In meetings on one of the four off days before this National League division series began, the Dodgers’ pitchers discussed how they’d face Washington’s hitters. They decided they’d pound these Nationals with low-and-outside fastballs and attempt to overwhelm another with fastballs in the inner third of the strike zone.
“I don’t know about you guys,” Joe Blanton said at that moment, according to teammate Luis Avilan, “But I won’t throw fastballs at all. I just throw sliders.”
In the seventh inning of Tuesday’s defeat-or-retreat Game 4 at Dodger Stadium, Blanton did as he said. He entered with two outs and the go-ahead run on third base, and required only three pitches to strike out Anthony Rendon. None were fastballs. The third was a slider placed precisely where he wanted, in a spot where Rendon could do little with it even if he hit it.
Blanton remained for another inning and threw 16 pitches, 14 of them sliders, to strike out two more. He was awarded the win when the Dodgers rallied in the bottom of the eighth to force a Game 5 Thursday at Nationals Park.
“In the bullpen, everything that you do good is raised up,” Blanton said. “When you’re out there, you throw your best pitch.”
Blanton began to warm up only when Avilan entered Tuesday’s game. Avilan threw two pitches, giving up a two-run single to Daniel Murphy before being pulled. So, Blanton said, he had to repurpose the extra adrenaline pumping in his veins because of the situation into readiness for his right arm.
His teammates noted the calm he exhibited on the mound and his satisfaction when he walked off it.
“He went through a lot in his career, and you can see how strong he is,” closer Kenley Jansen said.
Blanton, 35, had thrown 40 postseason innings before this series. A starter for the first decade of his professional career, he had started and homered in a World Series his team won. His career was already an unequivocal success.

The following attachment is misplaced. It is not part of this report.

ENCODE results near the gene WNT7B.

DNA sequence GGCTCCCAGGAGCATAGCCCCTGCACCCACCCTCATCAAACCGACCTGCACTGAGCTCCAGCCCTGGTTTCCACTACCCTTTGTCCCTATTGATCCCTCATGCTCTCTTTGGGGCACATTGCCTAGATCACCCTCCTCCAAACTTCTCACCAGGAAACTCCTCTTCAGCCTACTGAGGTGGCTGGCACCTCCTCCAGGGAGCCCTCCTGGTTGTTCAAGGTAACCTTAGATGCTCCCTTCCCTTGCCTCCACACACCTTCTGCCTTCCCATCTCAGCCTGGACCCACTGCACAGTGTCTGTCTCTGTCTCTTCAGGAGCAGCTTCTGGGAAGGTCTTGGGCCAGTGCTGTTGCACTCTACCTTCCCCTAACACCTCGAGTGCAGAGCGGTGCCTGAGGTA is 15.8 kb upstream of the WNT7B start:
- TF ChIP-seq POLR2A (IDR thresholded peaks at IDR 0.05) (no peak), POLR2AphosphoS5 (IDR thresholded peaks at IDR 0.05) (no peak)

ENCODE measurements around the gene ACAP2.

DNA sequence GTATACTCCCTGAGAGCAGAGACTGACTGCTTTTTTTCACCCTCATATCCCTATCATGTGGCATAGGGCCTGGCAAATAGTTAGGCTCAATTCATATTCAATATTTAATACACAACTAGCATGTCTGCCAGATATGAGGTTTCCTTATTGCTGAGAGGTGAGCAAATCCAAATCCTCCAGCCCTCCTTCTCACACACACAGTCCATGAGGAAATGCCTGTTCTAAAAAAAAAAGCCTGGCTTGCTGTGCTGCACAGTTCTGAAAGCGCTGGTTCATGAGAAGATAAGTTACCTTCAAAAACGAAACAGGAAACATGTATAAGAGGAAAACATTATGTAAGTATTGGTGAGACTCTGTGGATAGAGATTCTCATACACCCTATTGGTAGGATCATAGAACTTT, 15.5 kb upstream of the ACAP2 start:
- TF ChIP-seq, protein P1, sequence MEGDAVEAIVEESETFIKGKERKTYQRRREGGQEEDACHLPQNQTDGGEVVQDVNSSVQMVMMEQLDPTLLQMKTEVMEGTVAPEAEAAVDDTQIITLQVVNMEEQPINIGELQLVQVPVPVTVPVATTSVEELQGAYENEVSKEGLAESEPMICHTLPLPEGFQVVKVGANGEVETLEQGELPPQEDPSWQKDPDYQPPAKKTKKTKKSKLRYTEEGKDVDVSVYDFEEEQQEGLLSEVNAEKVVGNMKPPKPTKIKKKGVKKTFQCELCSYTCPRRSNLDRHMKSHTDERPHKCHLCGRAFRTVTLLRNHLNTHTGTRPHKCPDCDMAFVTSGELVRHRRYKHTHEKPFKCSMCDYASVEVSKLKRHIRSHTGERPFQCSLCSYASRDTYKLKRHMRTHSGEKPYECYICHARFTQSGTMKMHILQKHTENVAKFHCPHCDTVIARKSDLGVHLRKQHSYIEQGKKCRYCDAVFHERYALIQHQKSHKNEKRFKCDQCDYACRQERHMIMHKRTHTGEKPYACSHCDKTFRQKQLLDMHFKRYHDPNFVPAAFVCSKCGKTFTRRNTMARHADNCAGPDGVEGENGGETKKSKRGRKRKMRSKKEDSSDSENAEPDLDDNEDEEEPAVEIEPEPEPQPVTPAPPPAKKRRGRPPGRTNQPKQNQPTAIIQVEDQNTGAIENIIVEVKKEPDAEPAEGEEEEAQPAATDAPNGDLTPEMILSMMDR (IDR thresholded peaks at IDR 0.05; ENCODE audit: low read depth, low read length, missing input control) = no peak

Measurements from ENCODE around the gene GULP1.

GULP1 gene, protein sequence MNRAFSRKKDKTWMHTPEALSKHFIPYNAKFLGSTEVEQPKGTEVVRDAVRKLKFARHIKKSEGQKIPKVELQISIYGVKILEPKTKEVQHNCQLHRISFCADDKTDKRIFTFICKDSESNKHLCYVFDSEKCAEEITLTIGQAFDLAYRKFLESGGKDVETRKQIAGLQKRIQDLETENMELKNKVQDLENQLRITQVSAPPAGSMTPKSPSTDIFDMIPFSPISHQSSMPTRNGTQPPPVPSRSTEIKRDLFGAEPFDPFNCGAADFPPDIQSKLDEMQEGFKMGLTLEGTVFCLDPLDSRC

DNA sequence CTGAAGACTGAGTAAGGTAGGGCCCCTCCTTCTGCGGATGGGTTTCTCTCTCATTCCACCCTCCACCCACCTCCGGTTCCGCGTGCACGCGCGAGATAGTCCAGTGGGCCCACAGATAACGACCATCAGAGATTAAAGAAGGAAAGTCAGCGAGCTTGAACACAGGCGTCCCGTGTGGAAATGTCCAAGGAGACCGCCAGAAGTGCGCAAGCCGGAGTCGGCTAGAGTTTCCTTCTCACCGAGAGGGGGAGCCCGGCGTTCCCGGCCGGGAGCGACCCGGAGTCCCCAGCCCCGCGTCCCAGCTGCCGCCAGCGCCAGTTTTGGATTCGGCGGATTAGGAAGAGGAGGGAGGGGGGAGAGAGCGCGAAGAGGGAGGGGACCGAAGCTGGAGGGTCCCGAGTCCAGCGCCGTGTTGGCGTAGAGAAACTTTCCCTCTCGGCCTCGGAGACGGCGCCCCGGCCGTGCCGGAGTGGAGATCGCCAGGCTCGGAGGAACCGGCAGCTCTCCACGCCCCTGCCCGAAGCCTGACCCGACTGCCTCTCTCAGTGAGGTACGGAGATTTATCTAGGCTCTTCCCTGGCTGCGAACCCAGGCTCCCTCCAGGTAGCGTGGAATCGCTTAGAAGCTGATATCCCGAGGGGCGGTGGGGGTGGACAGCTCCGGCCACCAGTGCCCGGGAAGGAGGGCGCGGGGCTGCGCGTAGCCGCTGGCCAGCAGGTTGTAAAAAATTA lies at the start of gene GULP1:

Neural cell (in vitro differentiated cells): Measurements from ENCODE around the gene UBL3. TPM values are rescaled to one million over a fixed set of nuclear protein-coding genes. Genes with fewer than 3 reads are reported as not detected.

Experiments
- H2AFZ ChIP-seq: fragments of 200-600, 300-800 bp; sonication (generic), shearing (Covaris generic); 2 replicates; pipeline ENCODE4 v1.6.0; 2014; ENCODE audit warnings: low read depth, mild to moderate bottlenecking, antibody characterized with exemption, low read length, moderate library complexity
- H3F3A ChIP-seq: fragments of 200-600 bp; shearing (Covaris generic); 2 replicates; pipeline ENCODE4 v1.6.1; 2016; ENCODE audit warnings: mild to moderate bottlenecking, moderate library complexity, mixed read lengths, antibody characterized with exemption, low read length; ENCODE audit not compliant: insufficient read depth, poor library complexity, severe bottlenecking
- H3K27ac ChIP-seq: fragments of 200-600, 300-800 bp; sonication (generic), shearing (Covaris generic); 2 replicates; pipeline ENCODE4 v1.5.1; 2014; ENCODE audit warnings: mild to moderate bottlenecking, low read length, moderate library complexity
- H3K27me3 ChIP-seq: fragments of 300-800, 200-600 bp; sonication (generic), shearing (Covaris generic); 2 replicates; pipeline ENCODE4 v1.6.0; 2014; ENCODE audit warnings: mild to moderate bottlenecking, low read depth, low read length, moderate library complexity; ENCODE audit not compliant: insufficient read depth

But he had essentially retired two years ago. He was the worst starting pitcher in baseball throughout 2013, and the Angels released him the following spring despite owing him $8.5 million; Oakland picked him up then cut him, per his request, two weeks later.
Dodgers third baseman Justin Turner is hit by a pitch from Nationals pitcher Joe Ross in the first inning of Game 4 of the NLDS on Tuesday at Dodger Stadium.(Wally Skalij / Los Angeles Times)
Dodgers starter Clayton Kershaw throws a pitch against the Nationals in the fourth inning of Game 4.(Wally Skalij / Los Angeles Times)
Nationals center fielder Trea Turner misses the ball as left fielder Jayson Werth fields a single by Dodgers third baseman Justin Turner in the third inning of Game 4.(Robert Gauthier / Los Angeles Times)
Dodgers pitcher Clayton Kershaw slides into second base with a third-inning double as Nationals second baseman Daniel Murphy takes the throw in Game 4 of the NLDS.(Robert Gauthier / Los Angeles Times)
Dodgers pitcher Clayton Kershaw connects for a double to lead off the third inning against Nationals pitcher Joe Ross in Game 4.(Robert Gauthier / Los Angeles Times)
Dodgers first baseman Adrian Gonzalez watches his two-run home run against the Nationals in the first inning of Game 4.(Wally Skalij / Los Angeles Times)